COURSE SCHEDULE (both days)
7.30: Registration, breakfast, coffee
8.00 – 5.00: Course
It will be necessary to bring a laptop to this course.
The use of in-line tools for inspection and cleaning is accepted as essential for the safe and profitable operation of all pipelines. Now, Regulations require internal inspections using geometry pigs for detecting changes in circumference and MFL, ultrasonic pigs and/or EMAT tools for determining wall anomalies, metal loss and flaws in the pipe or the welded segments. To keep the pipelines flowing properly, operators wage a constant battle for flow assurance against paraffin, black powder and, offshore, hydrates and asphaltenes, In this battle pigging technology combined with chemical treatment is their primary weapon.
The Pigging and In-line Inspection Course is designed to provide a comprehensive introduction to all aspects of utility and in-line inspection pigging. Led by four of the most experienced, independent experts in this field today, the course will be conducted as a workshop, and attendees will be actively encouraged to participate. The course content will be fully illustrated, with actual pigs and models being used to aid understanding and help overcome any language difficulties. Comprehensive course notes will be provided, which will form a valuable source of reference afterwards.
WHO SHOULD ATTEND
The course is especially designed for project managers, engineers, maintenance and technical personnel responsible for pipeline integrity assurance, flow assurance, corrosion control, and safety.
Included with the course fee is a detailed set of lecture notes (provided as a PDF download) and the reference handbook Pipeline Pigging Handbook, 3rd Edition, by J. Cordell and H. Vanzant (272pp – a $125 value) providing invaluable reference documents after the course.
CONTINUING EDUCATION UNITS
Upon completion of the course, participants will be eligible to receive 1.4 CEUs.
Dr. Tom Bubenik is a Senior Principal Engineer at DNV, responsible for technically advising sections and personnel in the Pipeline Services Department. He joined DNV GL in January of 2004 to manage and grow the Pipeline Integrity Section. Here, he was responsible for development, management, and implementation of projects related to all aspects of pipeline integrity management, including but not limited to in-line inspection, stress corrosion cracking management, seam weld integrity, mechanical damage, etc. He is an internationally recognized subject matter expert in technologies related to in-line inspection and the effects of defects on pipeline integrity.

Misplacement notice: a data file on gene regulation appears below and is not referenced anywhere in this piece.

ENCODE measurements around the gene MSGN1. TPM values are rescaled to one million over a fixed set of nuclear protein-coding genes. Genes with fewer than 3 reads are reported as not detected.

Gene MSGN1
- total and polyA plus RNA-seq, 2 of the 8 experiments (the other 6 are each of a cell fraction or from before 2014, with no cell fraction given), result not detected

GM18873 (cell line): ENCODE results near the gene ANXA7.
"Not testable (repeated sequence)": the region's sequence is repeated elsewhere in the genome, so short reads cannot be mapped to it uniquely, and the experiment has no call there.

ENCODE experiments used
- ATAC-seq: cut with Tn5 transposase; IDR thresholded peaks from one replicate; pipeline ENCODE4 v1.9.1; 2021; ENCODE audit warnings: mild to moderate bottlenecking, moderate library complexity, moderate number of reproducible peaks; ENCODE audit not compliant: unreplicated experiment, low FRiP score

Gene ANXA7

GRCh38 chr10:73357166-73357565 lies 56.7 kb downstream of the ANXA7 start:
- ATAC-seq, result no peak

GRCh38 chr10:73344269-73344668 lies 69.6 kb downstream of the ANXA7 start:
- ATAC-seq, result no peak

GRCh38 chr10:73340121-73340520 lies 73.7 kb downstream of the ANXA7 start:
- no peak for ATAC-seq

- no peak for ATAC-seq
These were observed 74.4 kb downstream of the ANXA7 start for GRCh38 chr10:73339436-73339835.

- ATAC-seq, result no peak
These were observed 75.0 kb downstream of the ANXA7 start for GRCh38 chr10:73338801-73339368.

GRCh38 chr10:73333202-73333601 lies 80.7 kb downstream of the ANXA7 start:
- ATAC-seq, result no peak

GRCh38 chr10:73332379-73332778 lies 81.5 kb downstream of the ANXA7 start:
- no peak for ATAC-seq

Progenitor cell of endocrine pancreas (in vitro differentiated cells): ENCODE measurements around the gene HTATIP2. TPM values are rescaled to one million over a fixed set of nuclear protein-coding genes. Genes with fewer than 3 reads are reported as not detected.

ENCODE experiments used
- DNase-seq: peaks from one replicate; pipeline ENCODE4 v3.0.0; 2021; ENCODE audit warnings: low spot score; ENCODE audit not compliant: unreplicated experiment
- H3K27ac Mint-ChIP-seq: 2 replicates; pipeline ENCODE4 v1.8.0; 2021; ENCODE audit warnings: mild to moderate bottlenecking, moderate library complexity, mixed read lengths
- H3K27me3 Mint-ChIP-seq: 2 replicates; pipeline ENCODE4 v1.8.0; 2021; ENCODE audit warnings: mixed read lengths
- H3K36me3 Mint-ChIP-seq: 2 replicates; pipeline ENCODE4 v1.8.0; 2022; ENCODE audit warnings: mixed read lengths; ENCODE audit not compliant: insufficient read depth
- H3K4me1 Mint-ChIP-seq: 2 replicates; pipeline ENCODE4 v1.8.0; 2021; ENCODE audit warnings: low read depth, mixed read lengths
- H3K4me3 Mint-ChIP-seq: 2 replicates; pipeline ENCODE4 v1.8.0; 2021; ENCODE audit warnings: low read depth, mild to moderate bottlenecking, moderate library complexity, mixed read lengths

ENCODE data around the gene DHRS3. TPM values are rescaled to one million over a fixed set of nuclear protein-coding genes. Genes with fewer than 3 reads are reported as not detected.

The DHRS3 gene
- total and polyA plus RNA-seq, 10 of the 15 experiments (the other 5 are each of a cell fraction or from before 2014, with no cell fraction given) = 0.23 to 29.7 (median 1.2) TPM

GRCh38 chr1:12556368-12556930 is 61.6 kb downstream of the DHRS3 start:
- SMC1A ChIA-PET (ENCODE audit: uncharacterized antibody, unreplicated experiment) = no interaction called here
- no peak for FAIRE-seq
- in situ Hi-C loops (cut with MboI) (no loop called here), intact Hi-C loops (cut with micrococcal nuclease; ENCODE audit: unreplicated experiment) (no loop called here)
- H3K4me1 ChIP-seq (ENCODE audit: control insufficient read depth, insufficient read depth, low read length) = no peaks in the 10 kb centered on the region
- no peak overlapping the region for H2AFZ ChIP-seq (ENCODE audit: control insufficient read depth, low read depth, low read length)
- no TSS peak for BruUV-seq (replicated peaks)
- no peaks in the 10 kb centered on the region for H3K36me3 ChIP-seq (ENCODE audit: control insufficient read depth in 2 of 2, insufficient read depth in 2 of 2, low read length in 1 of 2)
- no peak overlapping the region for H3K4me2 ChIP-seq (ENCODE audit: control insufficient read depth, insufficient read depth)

Pam Moreno is Principal Consultant / Business Development – Oil & Gas sector, with DNV in Houston. Ms. Moreno has over 30 years’ experience in the field of in-line inspection and served as Director of Analysis Worldwide for Tuboscope Pipeline Services, which is now part of the NDT Systems & Services Group. She has also served as President of the In-Line Inspection Association, has chaired the NACE Pipeline Integrity Symposium, and has helped to develop numerous standards and best practices in ILI. In her current position, she assists clients in managing the integrity of their pipeline assets.
George Williamson, is president of Integrity & Emission Reduction Partners (IERP), a consultancy specializing in safety, environmental and integrity management for pipeline and process systems. Prior to forming his company in 2021, he was Segment Engineering Technical Authority – Inspection, for the Upstream Global Projects group within BP. He has more than 25 years of Operations, Maintenance and Integrity Management experience. He is a registered professional engineer, NACE certified corrosion and a cathodic protection specialist. He has managed compliance and integrity programs for production facilities, gathering systems, liquid and gas transmission pipelines.
Pigging for Operation and Maintenance
- Pigging during construction
- Pigging during operation
- Utility Pigs
- Cleaning pigs
- Sealing pigs
- Gauging pigs
- Dual diameter pigs
- Magnetic cleaning pigs
- Designing a Pipeline for Pigging
- Pig traps and pigging stations
- Location and tracking devices
Designing and Implementing an In-line Inspection (ILI) Program
- Selecting an ILI Tool
- Specific Design Considerations for Running ILI Tools
- Launch and Receive trap design
- Bends, tees, and valves
- Issuing an Inquiry
- Schedule requirements
Preparation for ILI
- Controlling Operational Parameters During the Inspection Run
- Strategy for Contract Development and Negotiations
- Developing a good specification
- Contingency Planning for a Stuck Pig
- Offshore risers
- Onshore flowlines, gathering system main sections or laterals
In-line Inspection (ILI) Tools – Theory, Performance, and Detection Limits
- Metal loss In-line Inspection
- Other In-Line Inspection Tools
- Crack detection pigs
- Geometry and bend-detection pigs
- Wax deposition measurement
- Spanning pigs
- Semi-intelligent pigs
Post In-line Inspection Issues
- Quality Assurance Check of the Data
- Development of Protocols for Response
- Prioritization of the Dig Plan
- US regulatory requirements
- Criteria for corrosion-caused metal loss
- Criteria for dents
Validation of Results
- Planning and preparation for field NDE
- Comparison between ILI, field NDE and actual:
- Dents – effects of re-rounding
- Establish level of confidence
Fitness for Purpose: Assessment
- Assessment of defects
- Establish long-term integrity management program
- Incorporation of results in risk programs
- Potential Repair Consideration